Laundry List of All time Screw ups while raid leading:
  • Battle rezzed another player during Shade of Aran's Flamewreath... then I proceeded to MOVE through the damned stuff insta killing the person I just rezzed as well as half the raid.
  • Fought the first THREE bosses in Karazhan in DPS Kitty gear while tanking. I believe the words went.... "Oops I'm still wearing my DPS gear... sorry Healers..." Followed immediately by, "I wondered what the hell was going on... you were taking a hell of a beating today compared to normal."
  • Brought my HORRIFICALLY undergeared hunter into KZ solely based on the DPS I could do. I believe I had 6500 hp FULLY RAID BUFFED. To this day I haven't lived down the 8 deaths I got on the way to Attumen. The raid had to summon me back TWICE that night based on my repair bill. Rule #1.... your dps drops to ZERO when your dead.
  • Accidentally started to battle rez someone during the Prince fight in KZ while tanking. (Squish dead.) "What happened to you? " "No idea what happened there.... no idea.."
  • On the ledge immediately following Shade of Aran right outside of the room with all of the Shades and Sorcerous Shades I lectured the raid about not backing up too far and falling over the railing.... I immediately backed up in bear form fell over the ledge to my death.... it took a good 20 minutes of hard laughing before the raid was able to compose themselves.
  • While on a run back to repair at the front gate, I did a spectacular jump from the upper level in the Opera... realizing a half second later that this was night one and not night two... the Audience was still sitting in the Opera... and they weren't impressed with our earlier performance.
  • While playing my hunter in the Opera event, I made the mistake of tab targeting and popped off a multi shot into the Audience.... who promptly ran in and ate the ENTIRE raid.
  • Forgot to watch my healers mana, and pulled when they were OOM. This immediately lead to a wipe.
  • Didn't bother reading raid chat, missed that my OT went AFK to get a drink pulled a large pack of mobs promptly wiped the entire raid.

Remember your raid leaders are very knowledgeable people, but to be perfectly honest we are human too. Never put them up on a pedestal so high that they can never live up to it. Plus hey... save that ammo to poke fun at them and lighten the mood.

Monday, July 28, 2008

One Step Back to take Two steps forward

Raid alliances are tricky things to navigate. They can be extremely powerful as noted in PTD's post on the recent success in Black Temple. However they come with some inherent pitfalls and traps that need to be navigated. SLACK is an interesting and long history that trails back into the days of MC, Onyxia and BWL. I would love to give you the long and storied history of SLACK, but the reality is that I'm a virtual newcomer to the Alliance. As I've stated in the past, I got to lvl 60 about two or three months before BC came out.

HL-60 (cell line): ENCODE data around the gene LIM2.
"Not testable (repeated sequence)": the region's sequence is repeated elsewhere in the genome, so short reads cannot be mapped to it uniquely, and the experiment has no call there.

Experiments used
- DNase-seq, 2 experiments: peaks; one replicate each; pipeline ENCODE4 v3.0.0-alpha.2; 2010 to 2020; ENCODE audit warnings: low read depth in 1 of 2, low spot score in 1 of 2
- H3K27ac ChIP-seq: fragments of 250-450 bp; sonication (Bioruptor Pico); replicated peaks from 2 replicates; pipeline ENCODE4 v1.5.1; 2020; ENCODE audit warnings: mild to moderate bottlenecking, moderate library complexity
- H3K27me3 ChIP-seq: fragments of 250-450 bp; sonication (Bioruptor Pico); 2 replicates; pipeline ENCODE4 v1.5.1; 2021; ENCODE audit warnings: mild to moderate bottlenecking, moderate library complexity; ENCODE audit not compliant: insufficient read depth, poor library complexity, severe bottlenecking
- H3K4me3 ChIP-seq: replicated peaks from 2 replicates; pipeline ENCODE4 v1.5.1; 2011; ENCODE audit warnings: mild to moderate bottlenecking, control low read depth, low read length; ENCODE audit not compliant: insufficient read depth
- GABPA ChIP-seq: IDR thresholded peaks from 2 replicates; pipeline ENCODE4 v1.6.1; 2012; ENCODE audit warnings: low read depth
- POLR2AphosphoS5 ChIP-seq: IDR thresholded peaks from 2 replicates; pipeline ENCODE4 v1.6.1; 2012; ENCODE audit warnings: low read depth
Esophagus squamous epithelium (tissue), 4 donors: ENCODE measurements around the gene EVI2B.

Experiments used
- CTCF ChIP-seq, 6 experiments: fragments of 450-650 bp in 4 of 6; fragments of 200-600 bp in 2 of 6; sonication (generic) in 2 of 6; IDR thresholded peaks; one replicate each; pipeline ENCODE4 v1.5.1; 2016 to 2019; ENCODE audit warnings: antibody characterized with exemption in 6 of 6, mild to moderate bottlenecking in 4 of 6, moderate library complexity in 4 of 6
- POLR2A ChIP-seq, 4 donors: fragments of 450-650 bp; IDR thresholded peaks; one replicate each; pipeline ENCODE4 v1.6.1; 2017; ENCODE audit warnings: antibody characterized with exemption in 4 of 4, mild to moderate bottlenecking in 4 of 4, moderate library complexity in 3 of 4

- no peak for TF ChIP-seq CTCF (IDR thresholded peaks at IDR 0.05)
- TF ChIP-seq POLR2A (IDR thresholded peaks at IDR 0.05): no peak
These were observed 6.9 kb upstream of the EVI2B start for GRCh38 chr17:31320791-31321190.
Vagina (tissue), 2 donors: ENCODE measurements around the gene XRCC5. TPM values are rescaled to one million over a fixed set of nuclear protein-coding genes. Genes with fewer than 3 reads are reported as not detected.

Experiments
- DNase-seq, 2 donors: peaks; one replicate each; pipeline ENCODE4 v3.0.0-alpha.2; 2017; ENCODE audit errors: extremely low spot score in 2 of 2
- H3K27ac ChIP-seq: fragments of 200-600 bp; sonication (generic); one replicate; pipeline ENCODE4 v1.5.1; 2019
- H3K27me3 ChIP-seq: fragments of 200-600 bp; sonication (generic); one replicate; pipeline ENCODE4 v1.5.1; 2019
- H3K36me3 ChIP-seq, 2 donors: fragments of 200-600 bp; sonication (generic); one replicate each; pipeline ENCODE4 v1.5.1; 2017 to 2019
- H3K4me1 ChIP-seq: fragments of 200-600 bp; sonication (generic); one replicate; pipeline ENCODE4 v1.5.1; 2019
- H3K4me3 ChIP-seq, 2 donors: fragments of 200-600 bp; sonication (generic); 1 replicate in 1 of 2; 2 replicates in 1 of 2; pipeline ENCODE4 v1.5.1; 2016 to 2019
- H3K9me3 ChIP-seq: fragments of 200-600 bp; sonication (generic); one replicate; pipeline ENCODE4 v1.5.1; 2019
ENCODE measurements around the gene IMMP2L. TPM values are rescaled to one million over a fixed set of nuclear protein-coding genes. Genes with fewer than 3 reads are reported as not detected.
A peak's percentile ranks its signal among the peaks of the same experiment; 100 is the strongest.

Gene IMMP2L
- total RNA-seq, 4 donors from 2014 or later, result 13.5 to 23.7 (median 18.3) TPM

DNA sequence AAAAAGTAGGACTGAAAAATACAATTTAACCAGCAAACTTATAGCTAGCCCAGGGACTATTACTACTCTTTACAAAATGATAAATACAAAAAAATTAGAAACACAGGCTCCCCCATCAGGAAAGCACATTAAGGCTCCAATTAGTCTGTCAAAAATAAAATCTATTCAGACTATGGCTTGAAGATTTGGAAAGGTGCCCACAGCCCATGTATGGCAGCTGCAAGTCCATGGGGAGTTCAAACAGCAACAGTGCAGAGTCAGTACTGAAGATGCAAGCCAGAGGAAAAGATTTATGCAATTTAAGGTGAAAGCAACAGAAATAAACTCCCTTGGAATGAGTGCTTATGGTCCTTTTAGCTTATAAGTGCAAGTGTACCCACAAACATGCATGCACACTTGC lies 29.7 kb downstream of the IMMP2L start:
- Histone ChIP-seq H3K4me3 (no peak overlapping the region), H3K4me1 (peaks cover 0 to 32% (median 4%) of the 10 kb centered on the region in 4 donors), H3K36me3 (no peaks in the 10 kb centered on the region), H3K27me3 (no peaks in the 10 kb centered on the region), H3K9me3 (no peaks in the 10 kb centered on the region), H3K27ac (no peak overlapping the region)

My original guild, The Crimson Knights, joined SLACK back in the MC days. SLACK was having some issues filling 40 man content and CK was a guild of similar size and similar mind set of the existing guilds. Thus CK was added to the mix. As time transformed and we eventually joined with ISCA Alliance (another long and historic guild on Whisperwind), we find ourselves still a strong part of a guild alliance. Many people have decried the alliance over the years. Some have abandoned their guilds because of it, but overall SLACK has remained relatively strong. Most of the guilds have suffered major guild splits, but they have all managed to recover in some way shape or form.

In our recent travails and progression into further content (T6) and interesting thing has occurred. Several distinct camps have formed. Interestingly enough I think this holds true for a lot of guilds on the verge of progression into further content.

The Progressionists
First there are the progressionists. Progressionists are the type of people who are the forerunners. They are the ones that really drive the raiding for the casual people. All of our guilds are relatively casual, but raiding really would just kind of flounder and die if we didn't have the progressionists. These are the raiding addicts. They manage to farm for their materials to raid as well as providing 4-6 days a week of raiding for their guilds and the alliance. For us casuals, they are the ones that boggle us. They are the ones that we stare at and wonder how they do it, but we must admit that they make our raiding possible. Progressionists are typically marked by top tier gear. They've put in the hours to farm stuff to get BOE's made or for top end professions, BOP gear. They have some of the best drops. They know their specs in and out. They've attended almost every raid. There isn't a boss fight or trash pull they don't know.